Diaper changes aren't actually all that bad. We're set up with a small changing station, and we basically have a drawer full of diapers, a change pad, baby wipes, Zincofax (zinc oxide paste) and Vaseline. First, we just undo the velcro tabs on the diaper. We have a boy, so we make sure to put something there to protect us from pee. We then wipe off all the crap with a baby wipe, being thorough. Slide the old diaper out, slide the new diaper under, and then just Zincofax and Vaseline the major areas that could get poo-covered and close up the diaper. The tabs go behind the back, and you just bring them forward and velcro them wherever on the front.

The smell is disturbing, but not horrible. I'd compare it to smelling that fake popcorn butter, but slightly worse. The truly bad smells apparently don't happen until later.

We've been slightly more relaxed on the bottle sanitation issue. I started out boiling water in a great big pot and boiling all the bottles and stuff in there for a while, but quite frankly, that's a lot of work, and in talking to parents with multiple children, doing this goes by the wayside by child number two or three, so why punish yourself for child number one? Hot water and soap does just fine.

Besides, in my estimation, we started getting more allergies at about the same time as we started hyper-sterilizing things, so don't worry so much. As the quote from the PARSIFAL project goes:

Is a lack of contact with germs from a very early age damaging to health? Does excessive hygiene lead to immune deficiency and risks of allergy? It seems that children in frequent contact with
animals - on farms, for example - are less prone to allergies. The same is true of those brought up according to the principles of anthroposophy who, among other things, receive fewer vaccines and antibiotics, and enjoy a diet that is richer in fermented products. But why?

As far as bottle warming is concerned, the microwave truly wins over the specialty bottle warmers in my estimation. You just have to adjust for the amount of milk (40-45 seconds for 180 mL seemed to work for us from cold) but it's faster, and when you have a crying, hungry baby, seconds count.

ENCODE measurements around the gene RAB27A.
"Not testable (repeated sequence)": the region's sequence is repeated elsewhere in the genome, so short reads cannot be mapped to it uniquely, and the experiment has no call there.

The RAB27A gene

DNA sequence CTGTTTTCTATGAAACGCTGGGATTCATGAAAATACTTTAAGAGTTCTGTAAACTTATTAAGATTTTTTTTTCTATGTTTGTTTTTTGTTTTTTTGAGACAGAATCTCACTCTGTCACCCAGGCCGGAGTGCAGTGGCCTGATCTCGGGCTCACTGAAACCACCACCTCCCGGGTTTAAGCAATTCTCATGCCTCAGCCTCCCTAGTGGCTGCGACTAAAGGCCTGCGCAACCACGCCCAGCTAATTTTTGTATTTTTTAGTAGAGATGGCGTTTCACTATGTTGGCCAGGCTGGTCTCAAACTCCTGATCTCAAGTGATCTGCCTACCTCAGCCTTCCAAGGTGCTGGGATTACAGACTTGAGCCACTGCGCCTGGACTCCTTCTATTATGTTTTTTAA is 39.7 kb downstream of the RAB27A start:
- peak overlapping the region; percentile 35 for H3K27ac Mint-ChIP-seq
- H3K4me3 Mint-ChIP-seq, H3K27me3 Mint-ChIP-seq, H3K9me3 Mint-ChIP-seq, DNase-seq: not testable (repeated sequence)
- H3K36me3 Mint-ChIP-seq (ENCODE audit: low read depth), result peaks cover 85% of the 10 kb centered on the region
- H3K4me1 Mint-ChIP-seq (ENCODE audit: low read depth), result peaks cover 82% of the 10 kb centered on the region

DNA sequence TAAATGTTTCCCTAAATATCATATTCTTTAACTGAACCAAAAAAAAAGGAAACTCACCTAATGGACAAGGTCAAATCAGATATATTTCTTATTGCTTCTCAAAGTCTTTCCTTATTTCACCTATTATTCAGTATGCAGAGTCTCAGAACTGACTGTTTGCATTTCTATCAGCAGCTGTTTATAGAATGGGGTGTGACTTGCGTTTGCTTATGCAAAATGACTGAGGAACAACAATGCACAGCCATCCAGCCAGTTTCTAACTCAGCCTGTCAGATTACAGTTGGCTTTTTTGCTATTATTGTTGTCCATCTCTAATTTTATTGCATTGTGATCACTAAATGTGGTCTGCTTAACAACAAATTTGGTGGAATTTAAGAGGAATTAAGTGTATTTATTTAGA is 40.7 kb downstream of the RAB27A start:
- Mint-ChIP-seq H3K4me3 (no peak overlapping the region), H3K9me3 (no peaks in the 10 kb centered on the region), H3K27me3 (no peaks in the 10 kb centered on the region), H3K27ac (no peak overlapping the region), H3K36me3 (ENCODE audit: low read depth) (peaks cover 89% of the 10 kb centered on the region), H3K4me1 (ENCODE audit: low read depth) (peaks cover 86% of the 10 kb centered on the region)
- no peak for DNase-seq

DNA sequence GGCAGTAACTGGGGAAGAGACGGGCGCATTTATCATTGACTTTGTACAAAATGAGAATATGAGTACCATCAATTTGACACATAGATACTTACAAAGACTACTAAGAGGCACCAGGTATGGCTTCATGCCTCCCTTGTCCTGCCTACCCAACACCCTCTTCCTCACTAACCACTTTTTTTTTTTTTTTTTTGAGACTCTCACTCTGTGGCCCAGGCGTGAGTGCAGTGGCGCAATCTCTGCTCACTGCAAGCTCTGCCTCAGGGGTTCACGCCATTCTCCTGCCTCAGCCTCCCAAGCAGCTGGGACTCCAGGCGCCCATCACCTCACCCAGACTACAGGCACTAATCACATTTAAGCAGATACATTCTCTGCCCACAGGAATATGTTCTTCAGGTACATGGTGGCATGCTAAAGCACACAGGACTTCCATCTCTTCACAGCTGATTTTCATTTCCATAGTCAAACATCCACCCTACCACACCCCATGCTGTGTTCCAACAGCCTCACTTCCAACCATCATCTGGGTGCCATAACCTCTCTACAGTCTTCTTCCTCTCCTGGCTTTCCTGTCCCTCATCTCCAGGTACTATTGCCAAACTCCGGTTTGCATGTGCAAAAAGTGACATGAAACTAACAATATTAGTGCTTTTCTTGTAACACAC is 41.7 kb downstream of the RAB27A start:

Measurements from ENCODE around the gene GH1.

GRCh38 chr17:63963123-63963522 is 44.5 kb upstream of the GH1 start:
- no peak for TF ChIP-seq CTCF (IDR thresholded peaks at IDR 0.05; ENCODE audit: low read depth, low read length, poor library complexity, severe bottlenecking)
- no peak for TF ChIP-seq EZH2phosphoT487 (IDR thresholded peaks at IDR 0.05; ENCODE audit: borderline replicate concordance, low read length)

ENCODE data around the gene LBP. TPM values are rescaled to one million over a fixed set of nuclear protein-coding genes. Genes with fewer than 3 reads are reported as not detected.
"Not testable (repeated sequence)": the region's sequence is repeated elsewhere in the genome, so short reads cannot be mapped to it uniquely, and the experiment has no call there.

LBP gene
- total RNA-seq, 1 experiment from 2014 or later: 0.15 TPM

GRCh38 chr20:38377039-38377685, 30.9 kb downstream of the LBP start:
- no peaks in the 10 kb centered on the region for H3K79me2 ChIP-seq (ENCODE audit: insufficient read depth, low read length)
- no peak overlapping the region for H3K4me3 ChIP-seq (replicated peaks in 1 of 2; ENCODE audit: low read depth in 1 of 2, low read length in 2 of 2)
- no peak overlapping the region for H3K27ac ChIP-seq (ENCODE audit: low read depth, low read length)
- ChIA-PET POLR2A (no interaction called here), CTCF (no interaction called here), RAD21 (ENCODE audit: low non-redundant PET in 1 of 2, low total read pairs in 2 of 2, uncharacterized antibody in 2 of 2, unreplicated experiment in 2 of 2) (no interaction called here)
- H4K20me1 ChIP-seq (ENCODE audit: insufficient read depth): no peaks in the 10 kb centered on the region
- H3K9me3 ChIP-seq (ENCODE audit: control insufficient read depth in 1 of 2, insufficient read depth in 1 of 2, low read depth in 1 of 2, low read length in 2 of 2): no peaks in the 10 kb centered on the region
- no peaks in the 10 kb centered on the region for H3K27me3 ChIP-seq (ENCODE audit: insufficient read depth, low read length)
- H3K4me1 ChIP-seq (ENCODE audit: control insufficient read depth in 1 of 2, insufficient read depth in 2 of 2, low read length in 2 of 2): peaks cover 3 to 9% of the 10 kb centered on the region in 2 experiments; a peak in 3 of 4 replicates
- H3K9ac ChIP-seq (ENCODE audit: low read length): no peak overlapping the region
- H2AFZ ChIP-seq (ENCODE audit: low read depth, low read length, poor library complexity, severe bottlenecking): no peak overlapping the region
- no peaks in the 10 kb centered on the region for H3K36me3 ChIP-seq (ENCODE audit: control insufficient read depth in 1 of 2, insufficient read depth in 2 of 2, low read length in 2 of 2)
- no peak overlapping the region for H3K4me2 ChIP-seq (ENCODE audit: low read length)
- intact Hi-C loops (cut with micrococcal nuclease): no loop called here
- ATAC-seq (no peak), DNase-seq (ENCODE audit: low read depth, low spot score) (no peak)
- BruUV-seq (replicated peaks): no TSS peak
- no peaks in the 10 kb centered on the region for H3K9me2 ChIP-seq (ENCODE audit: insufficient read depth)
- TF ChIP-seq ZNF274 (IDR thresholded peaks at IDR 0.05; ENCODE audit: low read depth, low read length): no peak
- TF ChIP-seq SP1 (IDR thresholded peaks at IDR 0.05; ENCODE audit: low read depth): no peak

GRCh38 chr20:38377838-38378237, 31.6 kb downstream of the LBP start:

We supplement a bit with formula. He started out big, so we had to at first because it took a while for milk production to start, but even these days, if I'm spelling Dena off or there's a good chance Axel will be hungry in the car (because of car seat regulations, of course, you would have to park somewhere to breast feed) and we don't have extra pumped milk, then we make up a bottle of formula. It doesn't smell very nice, but he doesn't seem to mind it terribly.

Today's vitamin D drops are a far cry from castor oil of yesteryears. Axel really likes the taste of them. Axel was a bit jaundiced to start, like many babies, which made his eye whites alarmingly yellow, but which also made him look nice and tanned. He still is, but this is slowly disappearing. This is what we get for being indoors in modern society, I suppose, because sun exposure would also clear this up (ah, the love/hate relationship we all have with the sun).

Axel did look directly at us not too long after he was born. He seems to like lights, the sky, patterns and faces. Babies haven't developed colour vision yet by this age (I'd like to know the physiology behind how it develops). He ignores a lot, too. The dogs, for example, he doesn't seem to be aware of.

That line of advice, "sleep when your baby sleeps" is pretty useless. If we were to do so, we would be falling asleep while driving, while walking and while attending social events, not to mention never managing to get anything accomplished.